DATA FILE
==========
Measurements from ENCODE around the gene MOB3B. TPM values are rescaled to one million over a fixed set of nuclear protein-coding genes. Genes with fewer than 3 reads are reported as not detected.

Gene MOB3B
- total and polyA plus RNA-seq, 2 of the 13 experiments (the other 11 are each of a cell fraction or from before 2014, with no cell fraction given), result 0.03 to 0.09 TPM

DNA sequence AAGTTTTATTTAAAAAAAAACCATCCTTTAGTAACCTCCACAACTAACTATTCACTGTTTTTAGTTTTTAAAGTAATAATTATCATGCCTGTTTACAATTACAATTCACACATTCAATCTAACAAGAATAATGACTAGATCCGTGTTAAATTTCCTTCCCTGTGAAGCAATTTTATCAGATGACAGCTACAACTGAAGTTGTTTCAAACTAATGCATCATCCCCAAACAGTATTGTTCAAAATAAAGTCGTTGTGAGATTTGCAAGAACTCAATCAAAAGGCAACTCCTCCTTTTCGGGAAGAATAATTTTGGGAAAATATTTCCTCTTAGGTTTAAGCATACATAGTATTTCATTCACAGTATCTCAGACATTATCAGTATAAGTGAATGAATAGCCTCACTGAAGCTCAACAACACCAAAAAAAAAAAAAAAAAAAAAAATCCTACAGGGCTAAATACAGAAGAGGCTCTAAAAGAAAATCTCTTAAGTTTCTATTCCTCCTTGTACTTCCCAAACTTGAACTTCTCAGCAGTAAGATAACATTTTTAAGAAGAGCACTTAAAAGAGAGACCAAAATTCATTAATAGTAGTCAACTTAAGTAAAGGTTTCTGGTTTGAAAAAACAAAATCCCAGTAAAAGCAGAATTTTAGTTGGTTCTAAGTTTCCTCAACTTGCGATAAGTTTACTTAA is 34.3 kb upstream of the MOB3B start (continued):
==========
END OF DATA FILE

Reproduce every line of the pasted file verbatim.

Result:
Measurements from ENCODE around the gene MOB3B. TPM values are rescaled to one million over a fixed set of nuclear protein-coding genes. Genes with fewer than 3 reads are reported as not detected.

Gene MOB3B
- total and polyA plus RNA-seq, 2 of the 13 experiments (the other 11 are each of a cell fraction or from before 2014, with no cell fraction given), result 0.03 to 0.09 TPM

DNA sequence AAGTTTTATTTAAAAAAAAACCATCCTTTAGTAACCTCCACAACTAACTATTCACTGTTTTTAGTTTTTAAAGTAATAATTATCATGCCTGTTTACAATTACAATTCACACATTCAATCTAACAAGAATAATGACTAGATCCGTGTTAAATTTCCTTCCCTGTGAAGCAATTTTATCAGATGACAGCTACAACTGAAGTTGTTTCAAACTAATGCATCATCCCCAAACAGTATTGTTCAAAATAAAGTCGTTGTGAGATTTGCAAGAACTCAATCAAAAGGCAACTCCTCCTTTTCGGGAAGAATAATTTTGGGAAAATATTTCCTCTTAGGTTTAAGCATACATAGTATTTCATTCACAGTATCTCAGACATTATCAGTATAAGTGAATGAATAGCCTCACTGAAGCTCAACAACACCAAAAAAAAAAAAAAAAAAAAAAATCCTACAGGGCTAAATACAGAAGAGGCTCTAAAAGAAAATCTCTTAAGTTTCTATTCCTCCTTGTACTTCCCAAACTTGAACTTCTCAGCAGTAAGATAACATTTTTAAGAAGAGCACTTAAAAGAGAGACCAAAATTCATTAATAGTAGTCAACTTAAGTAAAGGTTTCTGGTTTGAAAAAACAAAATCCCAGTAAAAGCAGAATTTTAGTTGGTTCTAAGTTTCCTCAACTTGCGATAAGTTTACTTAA is 34.3 kb upstream of the MOB3B start (continued):